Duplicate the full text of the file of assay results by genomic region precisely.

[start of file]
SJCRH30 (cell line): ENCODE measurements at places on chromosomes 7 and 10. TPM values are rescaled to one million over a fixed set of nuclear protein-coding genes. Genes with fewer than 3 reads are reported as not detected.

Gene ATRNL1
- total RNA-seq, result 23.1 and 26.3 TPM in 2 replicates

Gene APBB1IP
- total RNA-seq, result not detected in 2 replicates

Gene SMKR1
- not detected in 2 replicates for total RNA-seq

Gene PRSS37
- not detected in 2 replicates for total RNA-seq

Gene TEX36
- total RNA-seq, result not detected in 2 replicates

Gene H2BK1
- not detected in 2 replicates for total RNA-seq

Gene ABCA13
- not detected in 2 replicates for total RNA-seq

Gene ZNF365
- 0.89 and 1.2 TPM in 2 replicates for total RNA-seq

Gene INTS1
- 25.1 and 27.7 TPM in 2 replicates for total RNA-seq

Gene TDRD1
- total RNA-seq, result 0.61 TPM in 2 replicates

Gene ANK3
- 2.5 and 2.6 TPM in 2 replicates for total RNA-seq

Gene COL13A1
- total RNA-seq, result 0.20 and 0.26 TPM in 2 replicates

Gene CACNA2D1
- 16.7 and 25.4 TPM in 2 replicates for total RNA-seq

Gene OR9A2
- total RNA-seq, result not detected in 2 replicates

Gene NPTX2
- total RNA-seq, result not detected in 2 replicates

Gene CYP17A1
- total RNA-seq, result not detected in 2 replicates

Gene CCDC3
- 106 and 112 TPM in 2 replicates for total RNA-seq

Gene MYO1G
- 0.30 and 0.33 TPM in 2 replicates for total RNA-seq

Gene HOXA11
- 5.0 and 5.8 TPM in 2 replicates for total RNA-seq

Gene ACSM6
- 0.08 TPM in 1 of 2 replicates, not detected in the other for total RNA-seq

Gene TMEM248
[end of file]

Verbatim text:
SJCRH30 (cell line): ENCODE measurements at places on chromosomes 7 and 10. TPM values are rescaled to one million over a fixed set of nuclear protein-coding genes. Genes with fewer than 3 reads are reported as not detected.

Gene ATRNL1
- total RNA-seq, result 23.1 and 26.3 TPM in 2 replicates

Gene APBB1IP
- total RNA-seq, result not detected in 2 replicates

Gene SMKR1
- not detected in 2 replicates for total RNA-seq

Gene PRSS37
- not detected in 2 replicates for total RNA-seq

Gene TEX36
- total RNA-seq, result not detected in 2 replicates

Gene H2BK1
- not detected in 2 replicates for total RNA-seq

Gene ABCA13
- not detected in 2 replicates for total RNA-seq

Gene ZNF365
- 0.89 and 1.2 TPM in 2 replicates for total RNA-seq

Gene INTS1
- 25.1 and 27.7 TPM in 2 replicates for total RNA-seq

Gene TDRD1
- total RNA-seq, result 0.61 TPM in 2 replicates

Gene ANK3
- 2.5 and 2.6 TPM in 2 replicates for total RNA-seq

Gene COL13A1
- total RNA-seq, result 0.20 and 0.26 TPM in 2 replicates

Gene CACNA2D1
- 16.7 and 25.4 TPM in 2 replicates for total RNA-seq

Gene OR9A2
- total RNA-seq, result not detected in 2 replicates

Gene NPTX2
- total RNA-seq, result not detected in 2 replicates

Gene CYP17A1
- total RNA-seq, result not detected in 2 replicates

Gene CCDC3
- 106 and 112 TPM in 2 replicates for total RNA-seq

Gene MYO1G
- 0.30 and 0.33 TPM in 2 replicates for total RNA-seq

Gene HOXA11
- 5.0 and 5.8 TPM in 2 replicates for total RNA-seq

Gene ACSM6
- 0.08 TPM in 1 of 2 replicates, not detected in the other for total RNA-seq

Gene TMEM248